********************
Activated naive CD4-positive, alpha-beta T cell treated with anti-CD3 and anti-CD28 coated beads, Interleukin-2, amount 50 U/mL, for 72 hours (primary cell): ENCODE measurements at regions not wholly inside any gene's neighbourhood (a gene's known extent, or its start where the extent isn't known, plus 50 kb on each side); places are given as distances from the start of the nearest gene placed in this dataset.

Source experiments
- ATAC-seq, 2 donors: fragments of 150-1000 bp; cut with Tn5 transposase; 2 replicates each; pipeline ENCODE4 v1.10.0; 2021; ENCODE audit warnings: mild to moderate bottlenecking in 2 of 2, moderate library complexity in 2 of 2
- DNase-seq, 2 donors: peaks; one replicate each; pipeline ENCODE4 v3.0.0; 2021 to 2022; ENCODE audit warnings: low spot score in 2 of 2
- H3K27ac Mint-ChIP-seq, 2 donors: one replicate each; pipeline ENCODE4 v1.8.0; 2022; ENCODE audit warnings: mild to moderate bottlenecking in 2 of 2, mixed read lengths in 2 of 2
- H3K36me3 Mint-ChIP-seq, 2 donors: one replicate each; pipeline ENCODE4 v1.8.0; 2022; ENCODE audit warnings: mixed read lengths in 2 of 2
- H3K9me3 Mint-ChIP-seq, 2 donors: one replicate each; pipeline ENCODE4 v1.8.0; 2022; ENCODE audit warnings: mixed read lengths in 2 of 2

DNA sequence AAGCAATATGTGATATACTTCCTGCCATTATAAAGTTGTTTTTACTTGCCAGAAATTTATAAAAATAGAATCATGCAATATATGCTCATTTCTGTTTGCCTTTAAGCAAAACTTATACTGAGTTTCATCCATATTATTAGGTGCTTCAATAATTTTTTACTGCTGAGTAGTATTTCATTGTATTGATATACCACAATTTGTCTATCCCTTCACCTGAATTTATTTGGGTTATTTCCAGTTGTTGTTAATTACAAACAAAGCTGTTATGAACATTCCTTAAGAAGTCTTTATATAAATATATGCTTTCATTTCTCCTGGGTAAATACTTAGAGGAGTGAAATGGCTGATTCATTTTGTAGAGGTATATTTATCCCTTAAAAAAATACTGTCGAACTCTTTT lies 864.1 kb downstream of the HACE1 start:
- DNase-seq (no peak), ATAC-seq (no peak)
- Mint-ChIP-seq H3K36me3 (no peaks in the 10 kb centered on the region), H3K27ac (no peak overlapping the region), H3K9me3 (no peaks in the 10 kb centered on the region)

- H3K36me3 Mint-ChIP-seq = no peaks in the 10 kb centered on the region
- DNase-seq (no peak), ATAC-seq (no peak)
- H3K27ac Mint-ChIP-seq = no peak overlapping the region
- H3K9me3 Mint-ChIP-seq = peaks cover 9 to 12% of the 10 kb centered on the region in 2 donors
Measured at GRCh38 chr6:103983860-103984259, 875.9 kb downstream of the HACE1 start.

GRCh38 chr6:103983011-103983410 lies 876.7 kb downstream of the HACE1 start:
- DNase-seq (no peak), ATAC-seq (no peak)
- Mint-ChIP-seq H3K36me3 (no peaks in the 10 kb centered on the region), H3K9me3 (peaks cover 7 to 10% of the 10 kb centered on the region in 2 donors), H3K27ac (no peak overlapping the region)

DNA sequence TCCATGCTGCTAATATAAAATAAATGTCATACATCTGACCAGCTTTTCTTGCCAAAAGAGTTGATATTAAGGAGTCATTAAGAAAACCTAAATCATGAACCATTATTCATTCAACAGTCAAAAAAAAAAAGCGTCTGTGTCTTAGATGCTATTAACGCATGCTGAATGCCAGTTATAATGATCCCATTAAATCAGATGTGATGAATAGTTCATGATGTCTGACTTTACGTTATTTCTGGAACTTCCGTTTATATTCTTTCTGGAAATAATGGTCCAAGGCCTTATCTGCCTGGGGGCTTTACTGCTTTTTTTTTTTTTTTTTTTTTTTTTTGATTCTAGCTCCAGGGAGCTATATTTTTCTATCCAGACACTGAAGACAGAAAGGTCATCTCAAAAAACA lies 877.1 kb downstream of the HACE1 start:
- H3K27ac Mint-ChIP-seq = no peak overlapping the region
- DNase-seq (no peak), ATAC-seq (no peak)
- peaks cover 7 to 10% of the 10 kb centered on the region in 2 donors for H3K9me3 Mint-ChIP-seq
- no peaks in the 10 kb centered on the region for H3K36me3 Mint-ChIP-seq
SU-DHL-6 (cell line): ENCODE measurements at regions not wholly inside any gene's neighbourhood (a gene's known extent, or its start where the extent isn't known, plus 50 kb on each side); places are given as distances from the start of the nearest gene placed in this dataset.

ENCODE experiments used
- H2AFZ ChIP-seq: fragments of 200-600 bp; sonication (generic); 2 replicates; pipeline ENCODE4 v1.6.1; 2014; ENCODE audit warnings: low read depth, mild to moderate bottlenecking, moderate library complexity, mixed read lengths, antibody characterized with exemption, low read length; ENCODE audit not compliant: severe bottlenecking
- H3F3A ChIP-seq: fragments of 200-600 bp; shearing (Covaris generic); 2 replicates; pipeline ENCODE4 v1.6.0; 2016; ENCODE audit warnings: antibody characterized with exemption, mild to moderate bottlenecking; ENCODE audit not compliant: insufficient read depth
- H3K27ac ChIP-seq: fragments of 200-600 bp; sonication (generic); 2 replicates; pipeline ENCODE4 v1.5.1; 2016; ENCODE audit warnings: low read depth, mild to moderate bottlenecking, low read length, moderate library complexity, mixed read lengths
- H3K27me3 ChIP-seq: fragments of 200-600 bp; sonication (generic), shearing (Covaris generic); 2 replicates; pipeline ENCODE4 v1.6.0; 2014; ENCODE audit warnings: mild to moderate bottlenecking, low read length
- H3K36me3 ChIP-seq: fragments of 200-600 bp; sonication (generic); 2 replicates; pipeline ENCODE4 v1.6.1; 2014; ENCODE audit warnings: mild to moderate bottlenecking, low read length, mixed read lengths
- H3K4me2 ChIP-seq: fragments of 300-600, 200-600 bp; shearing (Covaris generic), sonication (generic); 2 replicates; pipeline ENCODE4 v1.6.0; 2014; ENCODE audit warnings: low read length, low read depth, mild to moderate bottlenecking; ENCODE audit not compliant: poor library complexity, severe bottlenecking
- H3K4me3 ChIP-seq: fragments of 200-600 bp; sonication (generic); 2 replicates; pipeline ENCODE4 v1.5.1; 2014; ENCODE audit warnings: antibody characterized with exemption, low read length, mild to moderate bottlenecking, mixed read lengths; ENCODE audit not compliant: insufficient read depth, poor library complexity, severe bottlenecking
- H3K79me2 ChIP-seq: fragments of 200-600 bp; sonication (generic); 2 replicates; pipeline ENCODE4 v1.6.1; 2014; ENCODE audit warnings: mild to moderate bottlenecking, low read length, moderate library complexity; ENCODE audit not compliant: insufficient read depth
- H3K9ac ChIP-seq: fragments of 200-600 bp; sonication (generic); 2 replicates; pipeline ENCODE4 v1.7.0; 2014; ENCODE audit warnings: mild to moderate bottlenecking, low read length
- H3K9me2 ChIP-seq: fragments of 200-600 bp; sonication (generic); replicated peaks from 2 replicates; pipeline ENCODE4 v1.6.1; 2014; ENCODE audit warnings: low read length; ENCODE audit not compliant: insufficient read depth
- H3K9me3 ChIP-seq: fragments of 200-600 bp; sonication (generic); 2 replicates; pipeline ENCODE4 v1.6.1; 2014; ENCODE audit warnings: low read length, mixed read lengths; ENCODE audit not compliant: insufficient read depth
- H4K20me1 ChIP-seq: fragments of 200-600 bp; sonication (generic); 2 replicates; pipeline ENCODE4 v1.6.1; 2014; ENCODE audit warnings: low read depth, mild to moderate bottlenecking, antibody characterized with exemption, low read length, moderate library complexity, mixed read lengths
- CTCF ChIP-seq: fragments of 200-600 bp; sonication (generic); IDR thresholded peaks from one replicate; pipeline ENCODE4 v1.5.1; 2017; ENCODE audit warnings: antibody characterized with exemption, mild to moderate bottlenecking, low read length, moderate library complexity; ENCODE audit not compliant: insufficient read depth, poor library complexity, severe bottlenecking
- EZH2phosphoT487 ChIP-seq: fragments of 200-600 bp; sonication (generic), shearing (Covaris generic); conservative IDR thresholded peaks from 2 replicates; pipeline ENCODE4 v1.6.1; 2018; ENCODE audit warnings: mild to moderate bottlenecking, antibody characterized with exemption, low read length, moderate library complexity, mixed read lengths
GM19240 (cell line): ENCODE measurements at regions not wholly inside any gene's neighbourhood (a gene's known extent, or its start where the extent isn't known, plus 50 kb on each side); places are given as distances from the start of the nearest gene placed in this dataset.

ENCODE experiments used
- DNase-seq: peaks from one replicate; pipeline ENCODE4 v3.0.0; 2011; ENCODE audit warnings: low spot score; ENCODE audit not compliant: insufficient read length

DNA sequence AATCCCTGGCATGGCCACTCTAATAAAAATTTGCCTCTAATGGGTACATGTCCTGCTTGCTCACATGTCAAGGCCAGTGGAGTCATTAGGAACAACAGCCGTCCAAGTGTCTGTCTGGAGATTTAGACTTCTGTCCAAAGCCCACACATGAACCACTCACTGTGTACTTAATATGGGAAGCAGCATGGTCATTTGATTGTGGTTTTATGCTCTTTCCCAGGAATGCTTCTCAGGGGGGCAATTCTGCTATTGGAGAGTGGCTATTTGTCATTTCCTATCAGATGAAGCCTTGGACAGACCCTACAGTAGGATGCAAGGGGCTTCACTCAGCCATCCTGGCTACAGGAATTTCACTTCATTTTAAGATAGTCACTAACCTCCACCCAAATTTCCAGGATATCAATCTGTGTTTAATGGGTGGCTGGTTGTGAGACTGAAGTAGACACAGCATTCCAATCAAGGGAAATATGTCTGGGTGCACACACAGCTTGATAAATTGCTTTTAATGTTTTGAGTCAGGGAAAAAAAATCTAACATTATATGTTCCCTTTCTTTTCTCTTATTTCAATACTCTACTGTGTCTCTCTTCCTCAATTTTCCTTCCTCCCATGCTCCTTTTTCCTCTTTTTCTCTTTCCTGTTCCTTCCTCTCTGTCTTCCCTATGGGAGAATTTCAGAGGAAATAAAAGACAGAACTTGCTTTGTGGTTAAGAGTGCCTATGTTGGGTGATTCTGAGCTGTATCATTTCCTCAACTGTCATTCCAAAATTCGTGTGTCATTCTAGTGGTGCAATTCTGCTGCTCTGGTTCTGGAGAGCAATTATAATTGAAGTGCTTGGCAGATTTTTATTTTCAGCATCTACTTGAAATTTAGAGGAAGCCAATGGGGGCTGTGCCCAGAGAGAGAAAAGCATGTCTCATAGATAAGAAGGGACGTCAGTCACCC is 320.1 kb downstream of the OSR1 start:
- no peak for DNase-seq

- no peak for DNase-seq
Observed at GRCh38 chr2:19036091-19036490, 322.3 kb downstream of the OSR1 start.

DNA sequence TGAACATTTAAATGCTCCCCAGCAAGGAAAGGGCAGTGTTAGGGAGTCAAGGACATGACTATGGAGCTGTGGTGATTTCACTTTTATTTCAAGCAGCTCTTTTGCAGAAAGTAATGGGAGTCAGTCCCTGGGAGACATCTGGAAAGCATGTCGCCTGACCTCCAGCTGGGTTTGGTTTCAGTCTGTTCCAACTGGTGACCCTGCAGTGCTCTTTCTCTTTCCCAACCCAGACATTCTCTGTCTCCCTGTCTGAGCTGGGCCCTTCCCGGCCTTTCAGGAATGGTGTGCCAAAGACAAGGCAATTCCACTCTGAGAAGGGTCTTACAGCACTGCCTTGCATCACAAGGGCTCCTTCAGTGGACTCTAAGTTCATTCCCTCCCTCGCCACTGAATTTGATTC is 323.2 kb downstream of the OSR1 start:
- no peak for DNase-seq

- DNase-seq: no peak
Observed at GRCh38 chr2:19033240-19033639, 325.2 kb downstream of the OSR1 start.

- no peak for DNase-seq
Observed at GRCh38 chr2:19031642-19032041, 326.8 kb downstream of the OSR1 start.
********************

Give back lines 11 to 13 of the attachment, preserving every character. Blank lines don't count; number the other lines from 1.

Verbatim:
- H3K36me3 Mint-ChIP-seq = no peaks in the 10 kb centered on the region
- DNase-seq (no peak), ATAC-seq (no peak)
- H3K27ac Mint-ChIP-seq = no peak overlapping the region